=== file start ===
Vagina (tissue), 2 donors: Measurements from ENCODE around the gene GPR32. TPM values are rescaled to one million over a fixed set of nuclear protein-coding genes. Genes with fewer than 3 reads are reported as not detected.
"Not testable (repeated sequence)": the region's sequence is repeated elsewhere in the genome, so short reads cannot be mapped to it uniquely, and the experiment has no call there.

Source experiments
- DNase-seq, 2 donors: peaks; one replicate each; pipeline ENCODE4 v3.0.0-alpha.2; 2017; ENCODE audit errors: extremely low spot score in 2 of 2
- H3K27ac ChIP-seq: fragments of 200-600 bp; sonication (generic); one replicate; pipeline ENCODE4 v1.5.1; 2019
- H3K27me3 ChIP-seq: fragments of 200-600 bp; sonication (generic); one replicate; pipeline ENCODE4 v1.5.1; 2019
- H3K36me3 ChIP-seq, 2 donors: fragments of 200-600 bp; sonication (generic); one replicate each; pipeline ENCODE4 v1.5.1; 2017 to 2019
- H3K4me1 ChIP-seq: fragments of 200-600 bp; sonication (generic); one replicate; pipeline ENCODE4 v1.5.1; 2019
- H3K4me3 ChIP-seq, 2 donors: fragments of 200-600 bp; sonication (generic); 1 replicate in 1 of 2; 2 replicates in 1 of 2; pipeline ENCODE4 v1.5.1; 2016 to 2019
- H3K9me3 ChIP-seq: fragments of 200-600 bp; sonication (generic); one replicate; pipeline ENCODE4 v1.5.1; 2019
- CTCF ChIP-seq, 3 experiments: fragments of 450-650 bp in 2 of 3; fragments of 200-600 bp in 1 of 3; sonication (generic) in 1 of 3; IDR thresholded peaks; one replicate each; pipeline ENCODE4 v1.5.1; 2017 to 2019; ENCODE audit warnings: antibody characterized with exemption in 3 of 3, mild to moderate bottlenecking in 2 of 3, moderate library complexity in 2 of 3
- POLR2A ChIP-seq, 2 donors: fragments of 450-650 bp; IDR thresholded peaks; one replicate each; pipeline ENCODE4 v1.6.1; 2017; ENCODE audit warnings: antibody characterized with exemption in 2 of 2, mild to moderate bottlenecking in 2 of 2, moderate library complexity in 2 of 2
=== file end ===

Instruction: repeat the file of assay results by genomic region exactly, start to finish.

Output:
Vagina (tissue), 2 donors: Measurements from ENCODE around the gene GPR32. TPM values are rescaled to one million over a fixed set of nuclear protein-coding genes. Genes with fewer than 3 reads are reported as not detected.
"Not testable (repeated sequence)": the region's sequence is repeated elsewhere in the genome, so short reads cannot be mapped to it uniquely, and the experiment has no call there.

Source experiments
- DNase-seq, 2 donors: peaks; one replicate each; pipeline ENCODE4 v3.0.0-alpha.2; 2017; ENCODE audit errors: extremely low spot score in 2 of 2
- H3K27ac ChIP-seq: fragments of 200-600 bp; sonication (generic); one replicate; pipeline ENCODE4 v1.5.1; 2019
- H3K27me3 ChIP-seq: fragments of 200-600 bp; sonication (generic); one replicate; pipeline ENCODE4 v1.5.1; 2019
- H3K36me3 ChIP-seq, 2 donors: fragments of 200-600 bp; sonication (generic); one replicate each; pipeline ENCODE4 v1.5.1; 2017 to 2019
- H3K4me1 ChIP-seq: fragments of 200-600 bp; sonication (generic); one replicate; pipeline ENCODE4 v1.5.1; 2019
- H3K4me3 ChIP-seq, 2 donors: fragments of 200-600 bp; sonication (generic); 1 replicate in 1 of 2; 2 replicates in 1 of 2; pipeline ENCODE4 v1.5.1; 2016 to 2019
- H3K9me3 ChIP-seq: fragments of 200-600 bp; sonication (generic); one replicate; pipeline ENCODE4 v1.5.1; 2019
- CTCF ChIP-seq, 3 experiments: fragments of 450-650 bp in 2 of 3; fragments of 200-600 bp in 1 of 3; sonication (generic) in 1 of 3; IDR thresholded peaks; one replicate each; pipeline ENCODE4 v1.5.1; 2017 to 2019; ENCODE audit warnings: antibody characterized with exemption in 3 of 3, mild to moderate bottlenecking in 2 of 3, moderate library complexity in 2 of 3
- POLR2A ChIP-seq, 2 donors: fragments of 450-650 bp; IDR thresholded peaks; one replicate each; pipeline ENCODE4 v1.6.1; 2017; ENCODE audit warnings: antibody characterized with exemption in 2 of 2, mild to moderate bottlenecking in 2 of 2, moderate library complexity in 2 of 2